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Prenatal Sex-Selective Abortion and High Sex Ratio at Birth in Rural China: A Case Study in Henan Province

  • Author(s): Qi, Yaqiang
  • Mason, William M.
  • et al.
Abstract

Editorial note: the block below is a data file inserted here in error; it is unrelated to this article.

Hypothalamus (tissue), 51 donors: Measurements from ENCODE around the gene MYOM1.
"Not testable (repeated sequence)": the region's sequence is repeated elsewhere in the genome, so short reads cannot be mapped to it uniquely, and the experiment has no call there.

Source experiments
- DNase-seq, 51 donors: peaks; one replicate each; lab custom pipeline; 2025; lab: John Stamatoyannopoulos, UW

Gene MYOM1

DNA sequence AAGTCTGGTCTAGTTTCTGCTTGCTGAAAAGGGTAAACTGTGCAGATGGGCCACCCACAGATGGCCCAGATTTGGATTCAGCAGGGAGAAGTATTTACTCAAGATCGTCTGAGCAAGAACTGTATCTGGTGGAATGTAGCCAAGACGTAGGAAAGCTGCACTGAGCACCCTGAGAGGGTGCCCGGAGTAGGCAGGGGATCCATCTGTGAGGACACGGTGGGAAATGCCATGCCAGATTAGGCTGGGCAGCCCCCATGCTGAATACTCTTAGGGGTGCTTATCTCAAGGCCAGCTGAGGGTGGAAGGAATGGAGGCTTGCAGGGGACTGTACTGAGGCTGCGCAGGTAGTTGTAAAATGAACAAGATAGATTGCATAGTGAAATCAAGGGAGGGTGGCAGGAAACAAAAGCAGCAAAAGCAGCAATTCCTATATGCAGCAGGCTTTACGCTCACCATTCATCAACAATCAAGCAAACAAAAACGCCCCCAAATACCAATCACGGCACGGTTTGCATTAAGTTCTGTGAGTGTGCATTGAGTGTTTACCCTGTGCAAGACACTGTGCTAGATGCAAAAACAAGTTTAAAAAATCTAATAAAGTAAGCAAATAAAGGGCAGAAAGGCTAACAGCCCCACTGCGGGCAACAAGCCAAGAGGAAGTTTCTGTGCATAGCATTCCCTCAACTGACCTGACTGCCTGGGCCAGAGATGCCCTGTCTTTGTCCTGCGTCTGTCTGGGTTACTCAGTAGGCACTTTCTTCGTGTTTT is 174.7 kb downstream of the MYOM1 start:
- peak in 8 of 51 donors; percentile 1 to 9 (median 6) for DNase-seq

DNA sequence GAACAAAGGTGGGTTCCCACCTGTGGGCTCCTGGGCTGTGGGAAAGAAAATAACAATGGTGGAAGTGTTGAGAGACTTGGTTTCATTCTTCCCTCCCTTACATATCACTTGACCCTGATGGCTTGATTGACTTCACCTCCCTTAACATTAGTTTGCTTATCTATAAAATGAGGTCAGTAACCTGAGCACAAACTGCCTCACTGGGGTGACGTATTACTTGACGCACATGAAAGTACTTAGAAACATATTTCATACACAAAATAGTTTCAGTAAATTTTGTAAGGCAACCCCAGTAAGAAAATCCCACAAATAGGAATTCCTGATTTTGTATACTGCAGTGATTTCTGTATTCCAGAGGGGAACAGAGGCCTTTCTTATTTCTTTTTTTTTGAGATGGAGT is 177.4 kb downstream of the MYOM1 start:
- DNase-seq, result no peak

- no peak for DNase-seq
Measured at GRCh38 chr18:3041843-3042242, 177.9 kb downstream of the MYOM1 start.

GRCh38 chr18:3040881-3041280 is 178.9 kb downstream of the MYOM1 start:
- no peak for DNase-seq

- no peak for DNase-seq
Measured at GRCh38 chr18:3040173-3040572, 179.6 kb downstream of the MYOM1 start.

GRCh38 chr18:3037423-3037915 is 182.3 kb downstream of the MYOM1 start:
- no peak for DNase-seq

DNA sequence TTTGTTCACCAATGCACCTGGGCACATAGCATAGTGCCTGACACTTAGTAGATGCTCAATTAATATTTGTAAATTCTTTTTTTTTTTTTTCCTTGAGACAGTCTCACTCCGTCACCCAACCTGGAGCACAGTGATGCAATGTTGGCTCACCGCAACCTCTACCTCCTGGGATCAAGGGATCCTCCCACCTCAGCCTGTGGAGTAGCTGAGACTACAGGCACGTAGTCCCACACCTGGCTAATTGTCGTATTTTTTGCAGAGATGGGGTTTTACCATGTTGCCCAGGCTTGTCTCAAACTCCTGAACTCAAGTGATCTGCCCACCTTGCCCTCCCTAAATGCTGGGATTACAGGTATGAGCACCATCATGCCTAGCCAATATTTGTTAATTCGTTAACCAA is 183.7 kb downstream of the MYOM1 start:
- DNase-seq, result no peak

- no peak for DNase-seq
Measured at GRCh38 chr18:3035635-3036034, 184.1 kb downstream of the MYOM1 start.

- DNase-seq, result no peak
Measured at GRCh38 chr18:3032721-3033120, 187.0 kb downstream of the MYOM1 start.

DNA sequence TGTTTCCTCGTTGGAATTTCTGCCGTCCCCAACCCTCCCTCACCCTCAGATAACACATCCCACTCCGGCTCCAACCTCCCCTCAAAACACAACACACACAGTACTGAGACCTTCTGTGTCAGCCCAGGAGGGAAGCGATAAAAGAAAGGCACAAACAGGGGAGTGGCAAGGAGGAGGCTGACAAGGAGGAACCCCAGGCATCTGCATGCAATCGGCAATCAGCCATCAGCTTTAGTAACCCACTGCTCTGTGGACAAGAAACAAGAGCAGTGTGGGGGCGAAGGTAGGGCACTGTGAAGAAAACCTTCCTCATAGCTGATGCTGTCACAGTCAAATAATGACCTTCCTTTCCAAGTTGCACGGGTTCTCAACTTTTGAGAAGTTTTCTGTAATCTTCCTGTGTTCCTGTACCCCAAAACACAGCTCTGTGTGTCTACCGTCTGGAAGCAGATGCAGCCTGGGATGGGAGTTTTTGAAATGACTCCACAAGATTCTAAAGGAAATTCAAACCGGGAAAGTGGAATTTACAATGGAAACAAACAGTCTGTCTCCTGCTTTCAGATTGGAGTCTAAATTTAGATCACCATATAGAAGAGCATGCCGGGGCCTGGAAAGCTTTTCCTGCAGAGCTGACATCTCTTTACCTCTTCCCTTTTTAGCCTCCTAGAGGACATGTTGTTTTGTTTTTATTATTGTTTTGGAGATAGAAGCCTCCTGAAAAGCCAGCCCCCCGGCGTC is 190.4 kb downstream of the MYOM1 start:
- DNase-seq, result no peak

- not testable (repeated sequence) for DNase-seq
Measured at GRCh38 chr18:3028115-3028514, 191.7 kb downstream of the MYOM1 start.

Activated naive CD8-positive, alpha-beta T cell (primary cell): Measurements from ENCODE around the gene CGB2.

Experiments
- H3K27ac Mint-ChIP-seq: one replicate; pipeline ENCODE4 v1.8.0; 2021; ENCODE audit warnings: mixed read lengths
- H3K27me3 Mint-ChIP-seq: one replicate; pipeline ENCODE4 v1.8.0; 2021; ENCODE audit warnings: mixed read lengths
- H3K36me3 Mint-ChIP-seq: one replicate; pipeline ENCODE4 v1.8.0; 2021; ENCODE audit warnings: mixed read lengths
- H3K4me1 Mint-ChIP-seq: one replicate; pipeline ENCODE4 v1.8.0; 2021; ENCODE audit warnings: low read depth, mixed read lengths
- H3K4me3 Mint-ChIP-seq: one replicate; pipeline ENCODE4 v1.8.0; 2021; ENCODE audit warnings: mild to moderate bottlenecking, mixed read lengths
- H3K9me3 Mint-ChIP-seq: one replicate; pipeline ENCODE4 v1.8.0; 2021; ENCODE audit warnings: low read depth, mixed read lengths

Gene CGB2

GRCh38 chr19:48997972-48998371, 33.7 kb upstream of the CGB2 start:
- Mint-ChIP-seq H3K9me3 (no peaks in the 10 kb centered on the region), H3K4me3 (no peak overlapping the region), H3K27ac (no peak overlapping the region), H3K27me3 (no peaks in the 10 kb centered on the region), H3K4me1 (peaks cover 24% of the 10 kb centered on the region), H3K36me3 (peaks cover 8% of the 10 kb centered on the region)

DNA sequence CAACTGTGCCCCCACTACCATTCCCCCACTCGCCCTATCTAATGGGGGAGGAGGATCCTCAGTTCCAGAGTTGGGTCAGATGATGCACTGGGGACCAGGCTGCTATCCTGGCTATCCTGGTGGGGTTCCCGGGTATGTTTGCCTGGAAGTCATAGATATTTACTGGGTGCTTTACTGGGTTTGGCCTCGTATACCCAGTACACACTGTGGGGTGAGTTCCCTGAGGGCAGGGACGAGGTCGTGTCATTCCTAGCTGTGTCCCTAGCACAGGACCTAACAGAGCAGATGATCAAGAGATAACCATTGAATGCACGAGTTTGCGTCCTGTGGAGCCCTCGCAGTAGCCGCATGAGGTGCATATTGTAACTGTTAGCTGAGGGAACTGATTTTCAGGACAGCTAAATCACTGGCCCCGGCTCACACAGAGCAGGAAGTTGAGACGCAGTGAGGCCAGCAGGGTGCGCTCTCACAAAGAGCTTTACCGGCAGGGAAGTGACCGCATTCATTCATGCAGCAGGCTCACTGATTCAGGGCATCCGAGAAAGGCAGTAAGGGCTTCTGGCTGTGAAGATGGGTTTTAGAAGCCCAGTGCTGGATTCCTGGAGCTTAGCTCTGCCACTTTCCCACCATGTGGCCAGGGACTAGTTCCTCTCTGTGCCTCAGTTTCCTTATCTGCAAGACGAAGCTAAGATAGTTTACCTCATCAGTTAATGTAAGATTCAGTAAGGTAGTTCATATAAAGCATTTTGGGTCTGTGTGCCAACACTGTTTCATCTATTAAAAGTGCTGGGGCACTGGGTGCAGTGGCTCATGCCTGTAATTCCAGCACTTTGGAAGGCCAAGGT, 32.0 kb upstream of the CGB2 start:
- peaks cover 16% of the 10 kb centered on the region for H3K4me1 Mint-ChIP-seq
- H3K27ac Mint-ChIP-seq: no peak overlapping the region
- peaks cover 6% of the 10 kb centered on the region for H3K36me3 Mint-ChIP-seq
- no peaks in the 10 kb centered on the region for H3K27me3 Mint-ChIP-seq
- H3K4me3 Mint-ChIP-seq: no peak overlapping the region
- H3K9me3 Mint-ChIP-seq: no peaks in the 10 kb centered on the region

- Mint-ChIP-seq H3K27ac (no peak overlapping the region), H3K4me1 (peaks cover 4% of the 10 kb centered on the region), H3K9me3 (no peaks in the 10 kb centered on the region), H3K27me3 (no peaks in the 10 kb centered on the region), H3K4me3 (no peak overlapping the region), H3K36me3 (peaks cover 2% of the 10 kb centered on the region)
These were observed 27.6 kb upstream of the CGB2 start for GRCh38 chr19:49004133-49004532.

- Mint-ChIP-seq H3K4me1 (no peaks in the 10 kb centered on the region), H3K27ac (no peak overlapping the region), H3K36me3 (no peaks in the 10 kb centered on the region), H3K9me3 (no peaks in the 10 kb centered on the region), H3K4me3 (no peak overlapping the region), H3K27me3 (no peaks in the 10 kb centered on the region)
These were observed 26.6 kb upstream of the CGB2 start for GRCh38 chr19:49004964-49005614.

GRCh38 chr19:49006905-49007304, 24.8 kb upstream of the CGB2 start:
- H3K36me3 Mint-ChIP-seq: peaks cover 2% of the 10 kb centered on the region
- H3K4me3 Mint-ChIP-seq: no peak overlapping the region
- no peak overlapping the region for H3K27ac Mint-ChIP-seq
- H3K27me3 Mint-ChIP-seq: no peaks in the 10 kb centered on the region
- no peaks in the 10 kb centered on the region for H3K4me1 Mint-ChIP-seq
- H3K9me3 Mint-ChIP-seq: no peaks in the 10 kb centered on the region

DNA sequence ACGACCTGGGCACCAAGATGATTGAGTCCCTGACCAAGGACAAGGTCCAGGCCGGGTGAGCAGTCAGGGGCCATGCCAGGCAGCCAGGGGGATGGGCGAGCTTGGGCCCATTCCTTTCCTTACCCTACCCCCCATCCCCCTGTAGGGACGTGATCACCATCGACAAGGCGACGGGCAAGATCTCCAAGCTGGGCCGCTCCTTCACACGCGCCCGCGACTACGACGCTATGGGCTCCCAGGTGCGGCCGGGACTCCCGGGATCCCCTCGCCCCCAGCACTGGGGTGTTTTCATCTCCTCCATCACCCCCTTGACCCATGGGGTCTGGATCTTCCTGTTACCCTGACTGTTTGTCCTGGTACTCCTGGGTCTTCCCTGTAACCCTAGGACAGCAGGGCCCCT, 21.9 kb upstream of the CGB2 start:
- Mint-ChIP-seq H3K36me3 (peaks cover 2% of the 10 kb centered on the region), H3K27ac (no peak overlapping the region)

The high sex ratio at birth in China has attracted considerable attentions from demographers. Previous studies assert that female infanticide, underreporting of female births, and prenatal sex-selective abortion were the immediate causes of the initial increase of the sex ratio at birth. Recent studies suggest that prenatal sex selection became the leading immediate cause of more recent increase in the sex ratio at birth. A snowball sampling survey conducted in rural Henan in 2001 collected information on women’s abortion histories. Using these data, we analyze the practice and mechanisms regarding to prenatal sex selection, as well as its impact on SRB. Results show that prenatal sex selection is widely known and commonly practiced in the studied area. The SRB is the highest among births that have only sister(s), and close to normal for other births. Using a population-average model, we found that female fetuses that have only sister(s) are most likely to be aborted. Finally, our imputation suggests that sex-selective abortion has been the predominant, if not the sole, immediate cause of the high SRB.

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